Each party shall prove the facts on which the claims and objections of the party are based (for example, if the plaintiff cannot prove his claim, the action shall be dismissed). Evidence shall be submitted by the parties and other participants in a proceeding. A court may propose to the parties and other participants in a proceeding that they submit additional evidence. A court may collect evidence on its own initiative for the protection of the public interest.

b) Are there rules which exempt from the burden of proof for certain facts? In which cases? Can evidence to the contrary of these presumptions be produced?

A fact which the court deems to be a matter of common knowledge need not be proved. A fact established by a judgment which has entered into force in a civil matter shall not be contested in another civil matter in which the same parties participate. Such fact shall also not be contested by a third party who participated in the matter. A judgment which has entered into force in a criminal matter or in an administrative offence matter is binding on the court hearing a matter concerning the civil law consequences of an act only with regard to whether the act occurred and whether the person in question committed such act.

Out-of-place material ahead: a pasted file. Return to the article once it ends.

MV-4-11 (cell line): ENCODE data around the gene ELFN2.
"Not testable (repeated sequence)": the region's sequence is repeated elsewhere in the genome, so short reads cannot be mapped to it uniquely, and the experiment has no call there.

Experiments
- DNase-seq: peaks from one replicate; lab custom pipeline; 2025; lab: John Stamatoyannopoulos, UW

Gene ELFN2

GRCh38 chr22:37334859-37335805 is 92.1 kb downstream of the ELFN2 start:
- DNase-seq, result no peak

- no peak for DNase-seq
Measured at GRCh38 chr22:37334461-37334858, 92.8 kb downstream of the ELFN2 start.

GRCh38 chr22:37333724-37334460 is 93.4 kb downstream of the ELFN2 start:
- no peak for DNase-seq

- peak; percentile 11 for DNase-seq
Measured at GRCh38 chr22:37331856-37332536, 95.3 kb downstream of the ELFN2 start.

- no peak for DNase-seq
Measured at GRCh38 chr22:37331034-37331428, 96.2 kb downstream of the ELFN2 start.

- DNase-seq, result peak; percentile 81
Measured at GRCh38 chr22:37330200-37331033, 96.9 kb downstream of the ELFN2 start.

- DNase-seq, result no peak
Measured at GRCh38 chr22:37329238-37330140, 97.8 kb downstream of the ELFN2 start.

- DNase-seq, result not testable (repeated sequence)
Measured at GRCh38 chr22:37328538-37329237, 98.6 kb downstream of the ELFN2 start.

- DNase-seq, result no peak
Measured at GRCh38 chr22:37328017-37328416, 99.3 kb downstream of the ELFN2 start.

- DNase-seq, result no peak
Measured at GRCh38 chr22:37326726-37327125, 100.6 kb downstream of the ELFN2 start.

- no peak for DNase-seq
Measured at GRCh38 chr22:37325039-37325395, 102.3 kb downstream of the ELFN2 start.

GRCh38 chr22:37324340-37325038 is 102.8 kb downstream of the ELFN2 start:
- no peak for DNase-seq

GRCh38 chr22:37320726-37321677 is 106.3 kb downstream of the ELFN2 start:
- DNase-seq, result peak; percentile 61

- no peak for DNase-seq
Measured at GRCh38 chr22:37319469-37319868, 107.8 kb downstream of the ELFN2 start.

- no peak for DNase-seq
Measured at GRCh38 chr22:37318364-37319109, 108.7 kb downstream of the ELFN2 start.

If a party admits a fact on which the claim or defence of the other party is based, the court shall deem the admitted fact to be proved unless this violates the rights or lawful interests of other participants in the proceeding, or unless admission was influenced by deceit or force or was based on an error.

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In addition there are a number of legal provisions in legal acts, governing substantive law, which govern presumptions (for example, it is assumed that the possessor is the owner of the thing). These presumptions can be rebutted in the course of court proceeding, i.e. to prove the opposite. At the same time, when something has been established in one matter, then it cannot be contested by the same parties in another matter, i.e. the different situation cannot be substantiated.